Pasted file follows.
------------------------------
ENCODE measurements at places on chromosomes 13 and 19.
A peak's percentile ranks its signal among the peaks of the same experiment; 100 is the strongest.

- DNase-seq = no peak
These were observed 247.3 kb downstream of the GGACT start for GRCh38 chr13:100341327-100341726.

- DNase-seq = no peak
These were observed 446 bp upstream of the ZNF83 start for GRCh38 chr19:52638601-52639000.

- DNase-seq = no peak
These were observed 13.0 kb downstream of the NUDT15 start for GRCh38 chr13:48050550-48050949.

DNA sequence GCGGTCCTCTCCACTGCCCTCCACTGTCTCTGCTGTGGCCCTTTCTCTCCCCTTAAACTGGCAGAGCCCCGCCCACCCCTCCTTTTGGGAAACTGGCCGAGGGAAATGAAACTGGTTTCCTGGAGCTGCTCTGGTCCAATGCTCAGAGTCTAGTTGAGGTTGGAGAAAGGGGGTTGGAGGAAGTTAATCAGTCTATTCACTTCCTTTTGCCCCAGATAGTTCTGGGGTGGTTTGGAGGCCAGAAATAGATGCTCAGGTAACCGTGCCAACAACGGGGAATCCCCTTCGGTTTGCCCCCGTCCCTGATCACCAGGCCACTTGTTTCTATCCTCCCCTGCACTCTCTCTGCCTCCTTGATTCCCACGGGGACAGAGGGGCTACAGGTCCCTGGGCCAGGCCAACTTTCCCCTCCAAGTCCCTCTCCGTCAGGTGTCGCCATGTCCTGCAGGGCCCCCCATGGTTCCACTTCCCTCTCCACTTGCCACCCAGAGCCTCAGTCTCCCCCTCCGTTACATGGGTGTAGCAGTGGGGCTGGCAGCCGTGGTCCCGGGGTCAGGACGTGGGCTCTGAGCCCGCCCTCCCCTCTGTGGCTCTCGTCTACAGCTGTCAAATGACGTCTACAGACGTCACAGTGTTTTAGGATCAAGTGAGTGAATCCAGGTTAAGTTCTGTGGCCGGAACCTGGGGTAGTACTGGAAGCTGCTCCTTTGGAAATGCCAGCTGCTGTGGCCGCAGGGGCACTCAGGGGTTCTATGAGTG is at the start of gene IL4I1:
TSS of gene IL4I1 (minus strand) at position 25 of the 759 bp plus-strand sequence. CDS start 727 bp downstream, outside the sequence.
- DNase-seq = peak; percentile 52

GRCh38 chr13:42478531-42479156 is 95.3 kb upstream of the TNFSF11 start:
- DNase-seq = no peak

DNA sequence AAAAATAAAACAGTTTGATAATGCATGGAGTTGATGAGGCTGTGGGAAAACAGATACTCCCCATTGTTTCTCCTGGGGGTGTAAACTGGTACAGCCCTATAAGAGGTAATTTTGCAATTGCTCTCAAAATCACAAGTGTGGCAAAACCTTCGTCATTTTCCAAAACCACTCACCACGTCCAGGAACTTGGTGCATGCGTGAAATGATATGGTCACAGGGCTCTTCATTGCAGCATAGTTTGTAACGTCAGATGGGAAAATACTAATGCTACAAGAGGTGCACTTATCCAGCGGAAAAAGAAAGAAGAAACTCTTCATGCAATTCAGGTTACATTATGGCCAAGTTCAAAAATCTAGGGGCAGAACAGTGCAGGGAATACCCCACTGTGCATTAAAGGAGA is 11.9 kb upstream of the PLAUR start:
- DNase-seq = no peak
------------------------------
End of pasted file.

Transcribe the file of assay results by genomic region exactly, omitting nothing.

ENCODE measurements at places on chromosomes 13 and 19.
A peak's percentile ranks its signal among the peaks of the same experiment; 100 is the strongest.

- DNase-seq = no peak
These were observed 247.3 kb downstream of the GGACT start for GRCh38 chr13:100341327-100341726.

- DNase-seq = no peak
These were observed 446 bp upstream of the ZNF83 start for GRCh38 chr19:52638601-52639000.

- DNase-seq = no peak
These were observed 13.0 kb downstream of the NUDT15 start for GRCh38 chr13:48050550-48050949.

DNA sequence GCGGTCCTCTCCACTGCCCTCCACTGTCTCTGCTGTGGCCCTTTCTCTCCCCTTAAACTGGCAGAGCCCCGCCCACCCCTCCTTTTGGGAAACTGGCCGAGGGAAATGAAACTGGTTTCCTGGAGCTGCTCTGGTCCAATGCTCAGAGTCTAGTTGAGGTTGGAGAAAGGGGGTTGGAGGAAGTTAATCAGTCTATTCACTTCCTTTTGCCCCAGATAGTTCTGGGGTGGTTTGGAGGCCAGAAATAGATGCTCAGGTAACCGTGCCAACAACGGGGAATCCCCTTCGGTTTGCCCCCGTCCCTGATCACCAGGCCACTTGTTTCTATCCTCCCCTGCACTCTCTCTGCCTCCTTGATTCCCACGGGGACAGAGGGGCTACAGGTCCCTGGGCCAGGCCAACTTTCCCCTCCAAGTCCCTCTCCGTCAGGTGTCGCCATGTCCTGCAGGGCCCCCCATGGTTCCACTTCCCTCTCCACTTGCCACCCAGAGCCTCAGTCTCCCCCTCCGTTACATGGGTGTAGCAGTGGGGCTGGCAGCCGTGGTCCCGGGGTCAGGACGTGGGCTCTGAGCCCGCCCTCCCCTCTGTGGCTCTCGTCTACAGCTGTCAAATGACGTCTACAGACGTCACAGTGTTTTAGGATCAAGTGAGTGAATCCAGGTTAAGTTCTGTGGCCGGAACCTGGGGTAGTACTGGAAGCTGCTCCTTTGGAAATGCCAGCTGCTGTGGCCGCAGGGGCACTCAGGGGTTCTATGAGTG is at the start of gene IL4I1:
TSS of gene IL4I1 (minus strand) at position 25 of the 759 bp plus-strand sequence. CDS start 727 bp downstream, outside the sequence.
- DNase-seq = peak; percentile 52

GRCh38 chr13:42478531-42479156 is 95.3 kb upstream of the TNFSF11 start:
- DNase-seq = no peak

DNA sequence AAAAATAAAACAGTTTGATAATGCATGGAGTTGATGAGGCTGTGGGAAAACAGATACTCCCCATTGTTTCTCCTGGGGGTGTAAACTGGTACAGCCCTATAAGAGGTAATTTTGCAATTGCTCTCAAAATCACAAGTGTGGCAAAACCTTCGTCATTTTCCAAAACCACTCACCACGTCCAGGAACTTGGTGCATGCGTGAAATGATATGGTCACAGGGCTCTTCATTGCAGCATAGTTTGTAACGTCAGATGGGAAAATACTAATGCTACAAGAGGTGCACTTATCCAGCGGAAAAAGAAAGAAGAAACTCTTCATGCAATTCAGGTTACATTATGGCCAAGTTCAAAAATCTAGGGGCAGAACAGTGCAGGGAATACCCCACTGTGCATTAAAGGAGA is 11.9 kb upstream of the PLAUR start:
- DNase-seq = no peak